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Fibershed Wool Symposium 2016

Last Saturday, Danny and I ventured out once again to Point Reyes, one of our favorite, local daytrip getaways, which is a little over an hour from home. This time we headed up that way to attend the 2016 Wool Symposium, hosted by Fibershed. This was my second year going to the symposium, and I think I enjoyed it twice as much as last year.

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The rain was really coming down that day. Thankfully, most of the event was set up inside, but a few of the vendors had to squeeze into a tent outside. From what I could tell, there was a really good turnout. It was a little close quarters, but still a really wonderful event.

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Like last year, I wasn’t able to attend any of the talks, but I am hope to get caught up when I watch the video recordings through the Fibershed website. We spent most of the afternoon checking out the symposium’s marketplace to get to know some of our local Fibershed vendors.

Before the slew of lovely fiber photos coming up in this post, I want to make sure I give a shout out to all of the amazing local mid/northern Californian knitters, designers, farmers, and other fiber goods sellers that were at the symposium last Saturday. Here is a full list of the vendors with their corresponding website links, sourced from the Fibershed website.

And now, as promised, some lovely fibery photos. All of the fiber and yarns that were being sold at the symposium were either natural colored or naturally dyed locally.

(Click below to view larger versions of the photos.)

I behaved myself pretty well and mostly window shopped (aka petted and squished all sorts of amazing fiber and yarn). I limited myself to purchasing about 4 oz of lovely brown alpaca fiber to spin from Menagerie Hill Ranch’s booth. I also got a couple small sample spools of alpaca yarn, which Danny might use in his bookbinding projects at some point.

In addition to the vendors, there were also fiber demos!

I was very excited to see many of my fiber art and natural dyeing teachers at the symposium. Being recognized and connecting with them really helped me genuinely feel part of the Fibershed community, which really meant a lot.

A highlight: I was inspired by Fibershed’s knit-along event for next month, which was launched at the symposium. The pattern for the KAL is Radiata, a shawl pattern by the local designer, Emily Cunetto, who I am a big fan of already. The pattern was designed to be easily adapted for all yarn weights. The goal of this community KAL is to help people connect with their local fiber producers. Knitters participating in the KAL are encouraged to choose yarn that is locally sourced and either in the fiber’s natural color state or dyed with local natural dyes grown in the region.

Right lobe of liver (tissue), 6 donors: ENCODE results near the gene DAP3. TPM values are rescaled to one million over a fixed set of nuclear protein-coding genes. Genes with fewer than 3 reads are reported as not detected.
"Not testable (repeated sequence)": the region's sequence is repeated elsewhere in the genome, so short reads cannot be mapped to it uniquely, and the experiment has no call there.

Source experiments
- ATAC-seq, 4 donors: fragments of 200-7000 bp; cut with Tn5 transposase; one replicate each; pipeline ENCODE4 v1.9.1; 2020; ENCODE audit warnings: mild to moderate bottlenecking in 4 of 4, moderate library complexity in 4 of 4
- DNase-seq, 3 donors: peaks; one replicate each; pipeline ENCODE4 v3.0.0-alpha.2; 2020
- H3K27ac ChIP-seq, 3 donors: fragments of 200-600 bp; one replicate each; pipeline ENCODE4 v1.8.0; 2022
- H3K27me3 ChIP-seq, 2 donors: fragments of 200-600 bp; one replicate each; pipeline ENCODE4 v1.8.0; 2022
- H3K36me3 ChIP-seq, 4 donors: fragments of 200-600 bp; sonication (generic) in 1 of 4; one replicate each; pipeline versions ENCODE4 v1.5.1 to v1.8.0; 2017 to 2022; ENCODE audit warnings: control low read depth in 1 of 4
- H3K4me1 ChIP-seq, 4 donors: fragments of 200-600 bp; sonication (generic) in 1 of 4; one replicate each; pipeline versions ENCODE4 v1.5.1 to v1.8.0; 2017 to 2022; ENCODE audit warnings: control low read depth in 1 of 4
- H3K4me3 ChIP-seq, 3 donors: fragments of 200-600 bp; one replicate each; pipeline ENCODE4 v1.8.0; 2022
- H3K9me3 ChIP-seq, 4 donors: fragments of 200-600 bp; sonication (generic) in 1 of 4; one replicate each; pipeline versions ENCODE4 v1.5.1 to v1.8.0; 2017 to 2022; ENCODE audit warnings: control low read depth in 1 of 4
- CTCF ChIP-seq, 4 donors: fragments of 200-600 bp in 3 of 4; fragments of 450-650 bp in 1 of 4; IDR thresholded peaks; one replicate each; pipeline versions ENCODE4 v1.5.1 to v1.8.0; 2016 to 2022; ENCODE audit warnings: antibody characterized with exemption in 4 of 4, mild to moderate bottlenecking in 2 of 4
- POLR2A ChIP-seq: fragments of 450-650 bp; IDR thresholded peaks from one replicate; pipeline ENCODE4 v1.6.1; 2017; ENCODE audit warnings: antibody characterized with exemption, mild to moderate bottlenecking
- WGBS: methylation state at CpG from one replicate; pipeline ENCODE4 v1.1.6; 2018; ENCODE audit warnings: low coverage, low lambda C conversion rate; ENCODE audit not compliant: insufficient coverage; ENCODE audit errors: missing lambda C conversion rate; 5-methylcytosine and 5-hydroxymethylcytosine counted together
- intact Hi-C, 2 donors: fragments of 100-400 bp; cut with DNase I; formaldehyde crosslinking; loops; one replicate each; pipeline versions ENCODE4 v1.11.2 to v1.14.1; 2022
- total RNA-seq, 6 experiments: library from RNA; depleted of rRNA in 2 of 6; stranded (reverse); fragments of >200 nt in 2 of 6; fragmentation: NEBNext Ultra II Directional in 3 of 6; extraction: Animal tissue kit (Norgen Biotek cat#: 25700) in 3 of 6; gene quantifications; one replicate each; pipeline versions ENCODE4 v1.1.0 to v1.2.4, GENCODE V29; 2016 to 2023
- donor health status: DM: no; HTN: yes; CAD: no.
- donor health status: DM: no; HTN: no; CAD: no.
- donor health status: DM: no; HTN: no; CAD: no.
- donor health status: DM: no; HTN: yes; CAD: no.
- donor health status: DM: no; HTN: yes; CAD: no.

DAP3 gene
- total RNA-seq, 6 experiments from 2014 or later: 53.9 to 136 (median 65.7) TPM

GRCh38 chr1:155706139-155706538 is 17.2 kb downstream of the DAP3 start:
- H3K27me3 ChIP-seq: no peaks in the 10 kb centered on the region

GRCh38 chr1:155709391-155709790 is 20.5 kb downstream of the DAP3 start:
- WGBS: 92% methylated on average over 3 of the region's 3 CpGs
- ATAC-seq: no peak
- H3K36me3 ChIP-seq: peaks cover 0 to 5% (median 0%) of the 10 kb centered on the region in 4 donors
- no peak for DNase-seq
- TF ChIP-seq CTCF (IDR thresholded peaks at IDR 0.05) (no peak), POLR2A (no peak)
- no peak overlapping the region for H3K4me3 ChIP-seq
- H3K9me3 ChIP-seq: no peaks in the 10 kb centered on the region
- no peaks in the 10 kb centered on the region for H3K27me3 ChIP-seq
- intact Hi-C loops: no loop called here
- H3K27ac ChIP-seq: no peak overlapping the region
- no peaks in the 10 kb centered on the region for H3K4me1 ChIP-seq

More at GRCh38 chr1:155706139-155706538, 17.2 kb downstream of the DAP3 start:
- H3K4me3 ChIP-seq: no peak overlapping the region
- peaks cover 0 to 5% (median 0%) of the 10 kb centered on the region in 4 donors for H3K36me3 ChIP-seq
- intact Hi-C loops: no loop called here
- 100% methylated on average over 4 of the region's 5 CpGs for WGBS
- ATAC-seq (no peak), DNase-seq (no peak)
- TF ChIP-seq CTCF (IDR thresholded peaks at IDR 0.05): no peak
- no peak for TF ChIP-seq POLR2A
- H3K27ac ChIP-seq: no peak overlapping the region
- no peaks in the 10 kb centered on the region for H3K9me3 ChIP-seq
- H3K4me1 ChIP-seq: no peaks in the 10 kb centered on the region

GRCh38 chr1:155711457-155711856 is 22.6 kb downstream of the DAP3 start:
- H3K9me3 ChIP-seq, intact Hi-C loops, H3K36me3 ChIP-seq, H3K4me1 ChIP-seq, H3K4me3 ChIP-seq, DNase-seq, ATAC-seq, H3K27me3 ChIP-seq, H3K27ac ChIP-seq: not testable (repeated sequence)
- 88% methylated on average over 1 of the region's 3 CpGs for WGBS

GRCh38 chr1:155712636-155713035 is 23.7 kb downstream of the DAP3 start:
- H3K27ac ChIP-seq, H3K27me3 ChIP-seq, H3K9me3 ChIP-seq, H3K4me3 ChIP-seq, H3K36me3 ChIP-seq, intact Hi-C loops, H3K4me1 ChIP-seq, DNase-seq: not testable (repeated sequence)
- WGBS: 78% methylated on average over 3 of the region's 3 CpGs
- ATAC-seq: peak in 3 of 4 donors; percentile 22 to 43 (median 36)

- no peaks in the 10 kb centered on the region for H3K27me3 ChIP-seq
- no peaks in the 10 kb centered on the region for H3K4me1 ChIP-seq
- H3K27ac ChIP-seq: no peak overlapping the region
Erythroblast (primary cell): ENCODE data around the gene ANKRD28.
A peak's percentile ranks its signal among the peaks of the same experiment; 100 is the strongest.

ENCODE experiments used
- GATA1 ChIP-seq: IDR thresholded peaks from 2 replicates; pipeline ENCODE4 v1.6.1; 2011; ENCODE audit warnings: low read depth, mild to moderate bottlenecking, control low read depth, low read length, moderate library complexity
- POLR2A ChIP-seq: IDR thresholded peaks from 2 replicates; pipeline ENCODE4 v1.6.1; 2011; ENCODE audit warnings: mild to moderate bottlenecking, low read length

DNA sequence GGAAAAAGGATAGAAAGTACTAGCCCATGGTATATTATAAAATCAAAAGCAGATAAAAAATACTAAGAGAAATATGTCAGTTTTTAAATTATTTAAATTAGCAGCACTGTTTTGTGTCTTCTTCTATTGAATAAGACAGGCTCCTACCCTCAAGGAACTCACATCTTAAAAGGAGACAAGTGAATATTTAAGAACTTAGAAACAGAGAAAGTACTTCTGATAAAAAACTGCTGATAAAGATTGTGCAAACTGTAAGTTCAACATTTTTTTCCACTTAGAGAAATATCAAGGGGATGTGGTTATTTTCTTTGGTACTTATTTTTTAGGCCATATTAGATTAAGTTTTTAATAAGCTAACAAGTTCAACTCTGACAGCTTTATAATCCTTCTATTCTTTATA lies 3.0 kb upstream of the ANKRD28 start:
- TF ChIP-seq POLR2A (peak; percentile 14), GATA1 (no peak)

Here is a photo of a couple of samples of Radiata that were on display at the symposium.

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After some thought this week, I’ve decided to participate in the KAL as best as I can. Believe it or not, this will be my first knit-along. Ever. I’m not making any promises of finishing the shawl within the assigned month in between other craft projects and all, but I am excited to be a part of the community event to promote local fiber just the same.

Here are the weekly steps of the Fibershed KAL:

  • Week 1: Share the story of how you found your local fiber. Who grew it, where was it raised? Is it locally dyed or undyed?
  • Week 2: Share your progress. Is knitting with local fiber something you are used to, does it differ in experience?
  • Week 3: Share what local means to you, what comes to mind around the theme ‘for the love of place’?
  • Week 4: Share your shawl & your fibershed. How do you wear your finished garment and what is your geography like?

So, for next week, Week 1, I will be posting on the blog about the yarn I have chosen to use for the Radiata shawl. I just ordered the yarn last night, and I can’t wait until it gets here! Stay tuned.

Happy belated Thanksgiving everyone! I hope you all had a very good holiday, and enjoy the rest of your weekend.

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